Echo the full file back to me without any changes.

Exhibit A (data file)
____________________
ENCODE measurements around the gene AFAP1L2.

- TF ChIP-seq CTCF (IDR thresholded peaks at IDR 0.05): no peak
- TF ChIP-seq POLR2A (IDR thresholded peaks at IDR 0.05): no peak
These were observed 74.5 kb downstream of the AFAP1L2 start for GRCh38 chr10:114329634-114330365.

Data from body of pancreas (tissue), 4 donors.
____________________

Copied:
ENCODE measurements around the gene AFAP1L2.

- TF ChIP-seq CTCF (IDR thresholded peaks at IDR 0.05): no peak
- TF ChIP-seq POLR2A (IDR thresholded peaks at IDR 0.05): no peak
These were observed 74.5 kb downstream of the AFAP1L2 start for GRCh38 chr10:114329634-114330365.

Data from body of pancreas (tissue), 4 donors.